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STUDENTS' PROJECTS > THE STORY OF MY LIFE > PART VI : BACK IN SOUTH AFRICA > Simple Life
26. Simple Life
The washerman's bill was heavy, and as he was besides by no means noted for his punctuality, even two to three dozen shirts and collars proved insufficient for me. Collars had to be changed daily and shirts, if not daily, at least every alternate day. This meant a double expense, which appeared to me unnecessary. So I equipped myself with a washing outfit to save it. I bought a book on washing, studied the art and taught it also to my wife. This no doubt added to my work, but its novelty made it a pleasure. I shall never forget the first collar that I washed myself. I had used more starch than necessary, the iron had not been made hot enough, and for fear of burning the collar I had not pressed it sufficiently. The result was that, though the collar was fairly stiff, the superfluous starch continually dropped off it. I went to court with the collar on, thus inviting the ridicule of brother barristers, but even in those days I could be indifferent to ridicule.
“Well,” said I, “this is my first experience at washing my own collars and hence the loose starch. But it does not trouble me, and then there is the advantage of providing you with so much fun.”
“But surely, there is no lack of laundries here ?” asked a friend. “The laundry bill is very heavy,” said I. “The charge for washing a collar is almost as much as its price, and even then there is the eternal dependence on the washerman. I prefer by far to wash my things myself.”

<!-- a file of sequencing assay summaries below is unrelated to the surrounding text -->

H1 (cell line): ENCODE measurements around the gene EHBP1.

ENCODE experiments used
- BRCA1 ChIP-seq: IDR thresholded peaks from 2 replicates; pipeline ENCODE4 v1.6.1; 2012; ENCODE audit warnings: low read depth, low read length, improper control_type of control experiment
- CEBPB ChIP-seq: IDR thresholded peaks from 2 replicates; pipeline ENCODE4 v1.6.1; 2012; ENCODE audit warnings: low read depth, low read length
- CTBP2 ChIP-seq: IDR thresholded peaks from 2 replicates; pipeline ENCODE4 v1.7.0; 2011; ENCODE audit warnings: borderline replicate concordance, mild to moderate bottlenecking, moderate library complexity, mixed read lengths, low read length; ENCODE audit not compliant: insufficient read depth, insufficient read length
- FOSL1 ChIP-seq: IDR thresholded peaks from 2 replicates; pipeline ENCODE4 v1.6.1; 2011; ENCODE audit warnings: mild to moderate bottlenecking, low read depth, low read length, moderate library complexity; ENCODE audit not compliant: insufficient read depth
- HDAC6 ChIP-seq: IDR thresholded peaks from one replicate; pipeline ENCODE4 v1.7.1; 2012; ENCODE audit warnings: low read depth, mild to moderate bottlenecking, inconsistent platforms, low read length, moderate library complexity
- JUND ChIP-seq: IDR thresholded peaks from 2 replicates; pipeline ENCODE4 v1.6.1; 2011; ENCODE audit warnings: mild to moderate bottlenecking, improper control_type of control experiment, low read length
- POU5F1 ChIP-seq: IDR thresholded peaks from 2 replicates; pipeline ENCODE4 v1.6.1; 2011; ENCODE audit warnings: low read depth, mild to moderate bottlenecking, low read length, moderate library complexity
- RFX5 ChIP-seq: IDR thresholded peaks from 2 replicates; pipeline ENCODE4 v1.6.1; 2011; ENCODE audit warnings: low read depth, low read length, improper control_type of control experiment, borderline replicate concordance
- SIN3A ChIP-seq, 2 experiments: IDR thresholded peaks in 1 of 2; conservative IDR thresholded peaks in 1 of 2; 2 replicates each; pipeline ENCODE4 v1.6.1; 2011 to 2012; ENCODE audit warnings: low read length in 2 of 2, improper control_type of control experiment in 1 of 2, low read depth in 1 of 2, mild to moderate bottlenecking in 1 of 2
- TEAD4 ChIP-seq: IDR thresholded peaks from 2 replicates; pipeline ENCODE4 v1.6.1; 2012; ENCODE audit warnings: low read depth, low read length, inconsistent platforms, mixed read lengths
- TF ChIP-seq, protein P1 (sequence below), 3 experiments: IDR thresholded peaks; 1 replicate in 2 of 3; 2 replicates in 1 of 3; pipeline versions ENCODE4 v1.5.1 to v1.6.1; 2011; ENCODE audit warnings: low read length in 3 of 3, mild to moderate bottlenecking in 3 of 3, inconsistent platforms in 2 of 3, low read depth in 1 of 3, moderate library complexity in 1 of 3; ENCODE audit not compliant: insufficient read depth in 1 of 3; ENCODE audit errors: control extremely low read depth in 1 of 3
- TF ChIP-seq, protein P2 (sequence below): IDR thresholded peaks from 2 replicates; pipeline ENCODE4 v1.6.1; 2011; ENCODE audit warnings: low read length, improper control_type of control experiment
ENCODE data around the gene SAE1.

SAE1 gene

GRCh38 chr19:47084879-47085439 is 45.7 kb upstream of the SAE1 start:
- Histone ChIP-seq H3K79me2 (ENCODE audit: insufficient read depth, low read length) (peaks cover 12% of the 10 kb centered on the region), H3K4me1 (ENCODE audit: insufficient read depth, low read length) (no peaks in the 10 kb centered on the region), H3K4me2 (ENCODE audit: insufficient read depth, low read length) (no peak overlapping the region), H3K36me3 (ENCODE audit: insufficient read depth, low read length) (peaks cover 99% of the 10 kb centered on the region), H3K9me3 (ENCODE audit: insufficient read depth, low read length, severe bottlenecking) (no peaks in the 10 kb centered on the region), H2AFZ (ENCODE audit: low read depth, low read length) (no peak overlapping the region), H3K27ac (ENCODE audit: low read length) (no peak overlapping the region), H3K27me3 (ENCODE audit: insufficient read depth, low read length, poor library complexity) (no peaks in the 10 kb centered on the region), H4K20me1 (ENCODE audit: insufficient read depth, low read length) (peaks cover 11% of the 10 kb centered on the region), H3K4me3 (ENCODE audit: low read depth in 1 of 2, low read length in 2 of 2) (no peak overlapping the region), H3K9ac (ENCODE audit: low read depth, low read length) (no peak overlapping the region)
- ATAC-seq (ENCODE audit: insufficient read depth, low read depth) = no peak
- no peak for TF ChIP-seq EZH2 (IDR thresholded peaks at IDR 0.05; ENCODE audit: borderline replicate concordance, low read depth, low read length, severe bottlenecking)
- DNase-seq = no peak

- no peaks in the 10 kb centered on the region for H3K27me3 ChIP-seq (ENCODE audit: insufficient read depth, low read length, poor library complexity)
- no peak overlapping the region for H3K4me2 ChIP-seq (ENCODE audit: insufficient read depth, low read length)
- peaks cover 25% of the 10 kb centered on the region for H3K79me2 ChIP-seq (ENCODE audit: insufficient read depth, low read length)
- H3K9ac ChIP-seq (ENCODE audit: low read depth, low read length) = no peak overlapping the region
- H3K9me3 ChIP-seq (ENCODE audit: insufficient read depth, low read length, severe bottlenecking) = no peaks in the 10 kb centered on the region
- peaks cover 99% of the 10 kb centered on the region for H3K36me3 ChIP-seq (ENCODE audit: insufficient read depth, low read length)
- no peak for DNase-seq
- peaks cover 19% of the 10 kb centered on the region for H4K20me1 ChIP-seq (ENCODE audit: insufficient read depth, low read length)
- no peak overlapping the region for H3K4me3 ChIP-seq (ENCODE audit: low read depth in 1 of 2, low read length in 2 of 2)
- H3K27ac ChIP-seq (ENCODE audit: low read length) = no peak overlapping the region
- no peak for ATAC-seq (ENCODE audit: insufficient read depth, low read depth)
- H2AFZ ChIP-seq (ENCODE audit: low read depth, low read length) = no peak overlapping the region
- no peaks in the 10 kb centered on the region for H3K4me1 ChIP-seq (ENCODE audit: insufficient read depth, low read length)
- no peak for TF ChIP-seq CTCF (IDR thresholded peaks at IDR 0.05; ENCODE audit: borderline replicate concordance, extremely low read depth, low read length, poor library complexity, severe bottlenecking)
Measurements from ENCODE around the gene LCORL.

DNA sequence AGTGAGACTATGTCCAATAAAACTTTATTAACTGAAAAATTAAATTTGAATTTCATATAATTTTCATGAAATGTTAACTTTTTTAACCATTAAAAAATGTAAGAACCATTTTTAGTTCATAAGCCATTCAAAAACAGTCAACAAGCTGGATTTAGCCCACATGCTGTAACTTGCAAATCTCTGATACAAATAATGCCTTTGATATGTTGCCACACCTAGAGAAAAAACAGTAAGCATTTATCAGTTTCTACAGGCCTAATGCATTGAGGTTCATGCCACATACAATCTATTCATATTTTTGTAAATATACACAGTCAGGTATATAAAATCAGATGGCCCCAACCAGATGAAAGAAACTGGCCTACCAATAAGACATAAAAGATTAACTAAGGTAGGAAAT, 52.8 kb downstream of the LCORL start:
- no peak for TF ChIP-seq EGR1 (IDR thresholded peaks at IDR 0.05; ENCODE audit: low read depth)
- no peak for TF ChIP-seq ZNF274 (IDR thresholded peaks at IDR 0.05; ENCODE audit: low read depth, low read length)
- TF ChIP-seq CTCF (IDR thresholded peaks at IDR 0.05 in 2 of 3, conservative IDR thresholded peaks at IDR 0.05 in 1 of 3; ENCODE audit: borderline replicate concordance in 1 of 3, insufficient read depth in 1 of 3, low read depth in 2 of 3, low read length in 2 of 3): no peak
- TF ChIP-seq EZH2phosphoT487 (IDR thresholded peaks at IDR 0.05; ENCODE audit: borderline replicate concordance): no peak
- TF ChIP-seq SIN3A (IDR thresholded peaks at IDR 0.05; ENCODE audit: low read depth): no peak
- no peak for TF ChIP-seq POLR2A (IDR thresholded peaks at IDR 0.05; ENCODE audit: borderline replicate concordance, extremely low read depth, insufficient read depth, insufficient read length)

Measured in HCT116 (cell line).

In the same way, as I freed myself from slavery to the washerman, I threw off dependence on the barber. All people who go to England learn there at least the art of shaving, but none, to my knowledge, learn to cut their own hair. I had to learn that too. I once went to an English hair-cutter in Pretoria. He contemptuously refused to cut my hair. I certainly felt hurt, but immediately purchased a pair of clippers and cut my hair before the mirror. I succeeded more or less in cutting the front hair, but I spoiled the back. The friends in the court shook with laughter.
“What's wrong with your hair, Gandhi? Rats have been at it ?”
“No. The white barber would not condescend to touch my black hair,” said I, “so I preferred to cut it myself, no matter how badly.”
The reply did not surprise the friends.
The barber was not at fault in having refused to cut my hair. There was every chance of his losing his customers, if he should serve black men. We do not allow our barbers to serve our ‘untouchable’ brethren. I got the reward of this in South Africa, not once, but many times, and the conviction that it was the punishment for our own sins saved me from becoming angry.